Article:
Figure 4: CCAR2 deficiency-induced IL-8 expression is mediated by the AP-1 transcription factor. (A) Schematic representation of the human IL-8 promoter luciferase (Luc) constructs. (B) HeLa cells were transfected with siUniversal or siCCAR2 and treated with 0.5 mM H2O2 for 2 h. Relative luciferase activity was calculated after normalization of transfection efficiency according to β-galactosidase activity. *P < 0.05 (siUniversal) and #P < 0.05 (siCCAR2), significantly different from the shortest Luc reporter. +P < 0.05, significant different between siUniversal and siCCAR2 cells. (C) HeLa cells were transfected with siUniversal (siU) or siCCAR2 (siC) and treated with 0.5 mM H2O2 for 2 or 4 h. Expression of each protein was analyzed by Western blotting.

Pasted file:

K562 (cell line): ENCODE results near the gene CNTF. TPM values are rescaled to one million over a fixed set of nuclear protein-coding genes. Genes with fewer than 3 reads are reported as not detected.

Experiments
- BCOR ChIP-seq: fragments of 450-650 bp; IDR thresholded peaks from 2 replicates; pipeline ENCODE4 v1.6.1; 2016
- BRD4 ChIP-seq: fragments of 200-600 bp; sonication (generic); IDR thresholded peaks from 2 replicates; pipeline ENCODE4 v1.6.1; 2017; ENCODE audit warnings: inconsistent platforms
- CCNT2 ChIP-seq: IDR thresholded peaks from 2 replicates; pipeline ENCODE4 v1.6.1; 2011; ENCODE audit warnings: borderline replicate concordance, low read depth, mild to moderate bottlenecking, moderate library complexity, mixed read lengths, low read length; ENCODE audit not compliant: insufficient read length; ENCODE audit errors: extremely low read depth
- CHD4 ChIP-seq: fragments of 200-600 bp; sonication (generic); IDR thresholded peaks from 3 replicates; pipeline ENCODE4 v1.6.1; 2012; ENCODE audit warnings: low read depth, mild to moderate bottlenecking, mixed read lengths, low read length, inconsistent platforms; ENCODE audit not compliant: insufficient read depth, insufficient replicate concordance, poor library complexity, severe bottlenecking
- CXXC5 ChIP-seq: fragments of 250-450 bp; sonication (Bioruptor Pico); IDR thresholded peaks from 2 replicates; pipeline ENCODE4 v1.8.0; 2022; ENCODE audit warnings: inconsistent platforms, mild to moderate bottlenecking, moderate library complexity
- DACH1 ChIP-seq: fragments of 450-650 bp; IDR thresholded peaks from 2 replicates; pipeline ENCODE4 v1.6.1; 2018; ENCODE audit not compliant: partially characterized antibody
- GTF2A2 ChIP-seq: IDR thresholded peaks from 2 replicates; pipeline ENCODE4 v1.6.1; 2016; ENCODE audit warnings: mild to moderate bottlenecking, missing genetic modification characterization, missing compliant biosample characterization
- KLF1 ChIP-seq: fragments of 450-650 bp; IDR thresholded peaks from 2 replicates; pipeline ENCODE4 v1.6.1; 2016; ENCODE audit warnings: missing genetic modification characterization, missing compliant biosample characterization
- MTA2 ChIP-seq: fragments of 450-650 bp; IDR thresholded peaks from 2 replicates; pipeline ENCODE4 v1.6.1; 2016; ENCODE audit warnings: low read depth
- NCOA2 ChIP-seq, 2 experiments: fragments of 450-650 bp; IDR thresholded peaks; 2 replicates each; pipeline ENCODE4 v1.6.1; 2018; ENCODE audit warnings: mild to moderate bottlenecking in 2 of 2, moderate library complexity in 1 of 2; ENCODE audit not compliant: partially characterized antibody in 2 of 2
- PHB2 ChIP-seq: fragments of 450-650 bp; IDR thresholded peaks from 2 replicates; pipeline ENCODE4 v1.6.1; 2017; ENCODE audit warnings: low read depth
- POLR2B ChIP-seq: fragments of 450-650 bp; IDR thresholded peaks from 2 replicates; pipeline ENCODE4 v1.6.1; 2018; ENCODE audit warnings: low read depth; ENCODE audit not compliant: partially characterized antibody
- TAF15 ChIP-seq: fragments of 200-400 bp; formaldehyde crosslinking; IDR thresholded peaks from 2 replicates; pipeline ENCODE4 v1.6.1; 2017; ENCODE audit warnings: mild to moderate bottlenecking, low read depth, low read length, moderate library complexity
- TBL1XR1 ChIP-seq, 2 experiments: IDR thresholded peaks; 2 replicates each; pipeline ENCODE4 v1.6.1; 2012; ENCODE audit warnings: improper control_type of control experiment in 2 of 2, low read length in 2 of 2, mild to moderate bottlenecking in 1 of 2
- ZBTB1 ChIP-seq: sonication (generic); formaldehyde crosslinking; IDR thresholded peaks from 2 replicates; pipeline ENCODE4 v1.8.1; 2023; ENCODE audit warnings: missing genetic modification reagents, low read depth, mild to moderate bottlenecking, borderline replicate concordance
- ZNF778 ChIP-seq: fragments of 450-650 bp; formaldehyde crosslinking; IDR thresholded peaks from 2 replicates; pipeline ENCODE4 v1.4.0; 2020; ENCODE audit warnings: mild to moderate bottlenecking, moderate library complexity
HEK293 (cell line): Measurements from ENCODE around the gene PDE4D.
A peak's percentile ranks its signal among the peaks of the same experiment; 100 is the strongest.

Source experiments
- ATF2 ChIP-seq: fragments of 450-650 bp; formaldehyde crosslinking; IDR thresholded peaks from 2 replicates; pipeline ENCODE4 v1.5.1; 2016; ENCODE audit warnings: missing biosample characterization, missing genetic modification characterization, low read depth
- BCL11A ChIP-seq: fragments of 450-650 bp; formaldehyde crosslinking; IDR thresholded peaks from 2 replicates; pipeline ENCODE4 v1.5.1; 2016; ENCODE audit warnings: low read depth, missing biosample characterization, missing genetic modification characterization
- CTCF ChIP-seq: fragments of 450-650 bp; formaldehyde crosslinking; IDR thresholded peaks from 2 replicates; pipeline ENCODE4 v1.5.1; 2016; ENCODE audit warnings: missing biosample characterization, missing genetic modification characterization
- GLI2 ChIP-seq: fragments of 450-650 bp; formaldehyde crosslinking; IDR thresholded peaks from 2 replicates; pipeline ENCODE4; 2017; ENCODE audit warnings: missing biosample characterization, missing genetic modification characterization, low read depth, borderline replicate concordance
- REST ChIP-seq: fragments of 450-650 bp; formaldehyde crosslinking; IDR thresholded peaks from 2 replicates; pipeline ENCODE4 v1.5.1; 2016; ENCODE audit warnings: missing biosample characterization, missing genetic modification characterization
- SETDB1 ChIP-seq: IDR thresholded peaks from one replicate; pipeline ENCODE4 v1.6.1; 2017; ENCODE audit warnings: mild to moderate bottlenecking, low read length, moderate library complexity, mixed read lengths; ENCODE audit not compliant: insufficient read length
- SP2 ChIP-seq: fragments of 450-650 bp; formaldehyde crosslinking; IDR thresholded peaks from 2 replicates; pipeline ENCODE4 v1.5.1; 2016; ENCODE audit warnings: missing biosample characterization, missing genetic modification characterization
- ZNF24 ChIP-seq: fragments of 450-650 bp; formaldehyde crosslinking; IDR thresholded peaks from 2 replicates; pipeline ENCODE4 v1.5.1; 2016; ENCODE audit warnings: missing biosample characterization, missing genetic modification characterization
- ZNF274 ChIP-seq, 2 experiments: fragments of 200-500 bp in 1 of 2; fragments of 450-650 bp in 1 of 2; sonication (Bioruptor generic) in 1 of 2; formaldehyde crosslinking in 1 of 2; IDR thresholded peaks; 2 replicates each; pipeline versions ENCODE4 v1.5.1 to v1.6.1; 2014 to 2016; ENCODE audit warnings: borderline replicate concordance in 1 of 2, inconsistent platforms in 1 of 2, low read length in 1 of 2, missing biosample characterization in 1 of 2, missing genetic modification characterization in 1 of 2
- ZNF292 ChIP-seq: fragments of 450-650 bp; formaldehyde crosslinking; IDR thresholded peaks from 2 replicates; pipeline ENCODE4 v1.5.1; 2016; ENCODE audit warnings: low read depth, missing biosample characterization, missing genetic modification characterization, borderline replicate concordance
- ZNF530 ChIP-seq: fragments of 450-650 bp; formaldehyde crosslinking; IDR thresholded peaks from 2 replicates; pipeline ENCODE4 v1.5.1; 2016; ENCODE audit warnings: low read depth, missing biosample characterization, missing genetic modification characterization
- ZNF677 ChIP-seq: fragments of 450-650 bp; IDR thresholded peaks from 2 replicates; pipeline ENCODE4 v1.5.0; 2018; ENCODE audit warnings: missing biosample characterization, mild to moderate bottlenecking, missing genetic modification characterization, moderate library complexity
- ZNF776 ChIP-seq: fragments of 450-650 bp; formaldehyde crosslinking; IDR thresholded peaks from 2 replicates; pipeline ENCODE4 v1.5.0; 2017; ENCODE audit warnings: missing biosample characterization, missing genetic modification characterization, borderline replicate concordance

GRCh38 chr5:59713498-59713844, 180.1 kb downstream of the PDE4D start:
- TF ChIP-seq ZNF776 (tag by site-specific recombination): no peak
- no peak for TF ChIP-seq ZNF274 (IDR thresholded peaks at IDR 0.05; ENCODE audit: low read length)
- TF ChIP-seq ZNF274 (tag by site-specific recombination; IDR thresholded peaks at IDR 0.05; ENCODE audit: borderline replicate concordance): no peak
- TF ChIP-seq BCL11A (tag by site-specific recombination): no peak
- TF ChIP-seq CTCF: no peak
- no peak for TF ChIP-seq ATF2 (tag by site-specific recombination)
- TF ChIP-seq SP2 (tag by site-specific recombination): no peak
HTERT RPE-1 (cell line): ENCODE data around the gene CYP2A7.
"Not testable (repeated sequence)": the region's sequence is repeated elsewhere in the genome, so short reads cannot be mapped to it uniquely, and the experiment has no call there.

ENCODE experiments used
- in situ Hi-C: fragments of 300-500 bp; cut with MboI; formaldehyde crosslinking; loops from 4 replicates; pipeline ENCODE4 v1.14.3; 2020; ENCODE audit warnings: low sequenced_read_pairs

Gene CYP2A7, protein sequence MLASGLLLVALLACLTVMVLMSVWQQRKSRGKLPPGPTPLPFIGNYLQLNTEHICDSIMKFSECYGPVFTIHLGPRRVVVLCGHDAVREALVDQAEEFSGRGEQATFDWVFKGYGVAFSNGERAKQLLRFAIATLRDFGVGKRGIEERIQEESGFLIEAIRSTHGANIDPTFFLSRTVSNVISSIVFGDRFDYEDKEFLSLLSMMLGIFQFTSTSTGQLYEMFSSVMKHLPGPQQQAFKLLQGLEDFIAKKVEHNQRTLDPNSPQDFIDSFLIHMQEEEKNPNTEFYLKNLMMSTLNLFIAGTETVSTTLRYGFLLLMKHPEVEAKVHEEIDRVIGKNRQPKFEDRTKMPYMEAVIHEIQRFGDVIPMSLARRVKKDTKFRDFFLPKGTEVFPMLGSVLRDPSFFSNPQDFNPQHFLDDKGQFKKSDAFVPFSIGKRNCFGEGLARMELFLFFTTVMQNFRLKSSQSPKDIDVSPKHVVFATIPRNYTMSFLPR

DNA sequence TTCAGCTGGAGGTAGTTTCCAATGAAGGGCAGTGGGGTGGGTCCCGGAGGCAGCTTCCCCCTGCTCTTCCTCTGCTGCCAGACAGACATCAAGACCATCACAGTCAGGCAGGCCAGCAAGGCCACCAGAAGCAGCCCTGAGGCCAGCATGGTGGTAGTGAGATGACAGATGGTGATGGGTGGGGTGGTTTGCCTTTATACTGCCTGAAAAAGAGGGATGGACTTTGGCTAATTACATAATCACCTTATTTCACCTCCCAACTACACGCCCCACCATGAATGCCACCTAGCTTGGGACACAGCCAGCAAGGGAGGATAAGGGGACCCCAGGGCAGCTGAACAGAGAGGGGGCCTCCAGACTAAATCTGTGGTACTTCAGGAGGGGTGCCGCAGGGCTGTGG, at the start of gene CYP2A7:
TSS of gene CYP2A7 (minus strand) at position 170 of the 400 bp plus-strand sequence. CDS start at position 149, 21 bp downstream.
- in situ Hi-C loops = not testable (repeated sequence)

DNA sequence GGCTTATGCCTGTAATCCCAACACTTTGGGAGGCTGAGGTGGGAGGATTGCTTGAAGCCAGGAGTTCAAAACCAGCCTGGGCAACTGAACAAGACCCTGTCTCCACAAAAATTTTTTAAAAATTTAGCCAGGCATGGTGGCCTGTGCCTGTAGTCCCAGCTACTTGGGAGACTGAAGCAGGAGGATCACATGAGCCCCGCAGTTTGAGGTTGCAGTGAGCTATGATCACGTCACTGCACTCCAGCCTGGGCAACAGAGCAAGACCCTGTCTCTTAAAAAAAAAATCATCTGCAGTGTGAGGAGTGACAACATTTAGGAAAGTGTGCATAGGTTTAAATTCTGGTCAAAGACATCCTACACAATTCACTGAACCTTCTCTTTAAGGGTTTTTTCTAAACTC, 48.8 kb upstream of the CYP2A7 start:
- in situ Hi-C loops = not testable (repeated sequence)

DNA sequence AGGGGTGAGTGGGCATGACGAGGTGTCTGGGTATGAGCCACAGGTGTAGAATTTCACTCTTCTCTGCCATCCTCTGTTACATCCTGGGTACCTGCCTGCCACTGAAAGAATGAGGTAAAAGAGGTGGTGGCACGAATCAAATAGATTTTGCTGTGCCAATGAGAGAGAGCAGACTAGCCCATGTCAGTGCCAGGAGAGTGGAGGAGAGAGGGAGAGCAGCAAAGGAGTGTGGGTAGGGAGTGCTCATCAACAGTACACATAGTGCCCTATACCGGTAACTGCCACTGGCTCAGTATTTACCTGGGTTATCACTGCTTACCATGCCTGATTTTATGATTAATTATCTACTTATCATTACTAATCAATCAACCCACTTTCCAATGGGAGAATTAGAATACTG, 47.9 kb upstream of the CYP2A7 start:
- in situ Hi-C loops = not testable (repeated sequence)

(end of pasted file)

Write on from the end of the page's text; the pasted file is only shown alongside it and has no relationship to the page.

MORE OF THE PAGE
The expression of CCAR2 and IL-8 is negatively correlated
The above data demonstrate that CCAR2 is one of the factors that regulate IL-8 expression in vitro. Next, CCAR2-dependent IL-8 expression was verified in cervical tumor tissues isolated from cervical cancer patients (Table 1). Immunohistochemistry (IHC) revealed that, while CCAR2 expression was confined to the nucleus, that of IL-8 was evident mainly in the cytoplasm, or focally in the nucleus. The association between CCAR2 and IL-8 showed a significant negative correlation (Figure 5A). To confirm this negative correlation, we examined mRNA expression using data derived from 82 and 304 cervical cancer patients downloaded from Gene Expression Omnibus (GEO) (Figure 5B) and The Cancer Genome Atlas (TCGA) (Figure 5C), respectively. Expression of CCAR2 showed a weak (–0.40 < r <–0.20) (Figure 5B) and very weak (–0.20 < r < 0.00) (Figure 5C) negative relationship, respectively, with IL-8. These negative relationships were statistically significant (P < 0.05). This suggests that CCAR2 is a negative regulator of IL-8 expression.
Table 1: Characteristics of cervical cancer patients used for IHC
30 ~ 39
40 ~ 49
50 ~ 59
60 ~ 69
Squamous Cell Carcinoma
Carcinoma in situ
Adenocarcinoma in situ
Small cell carcinoma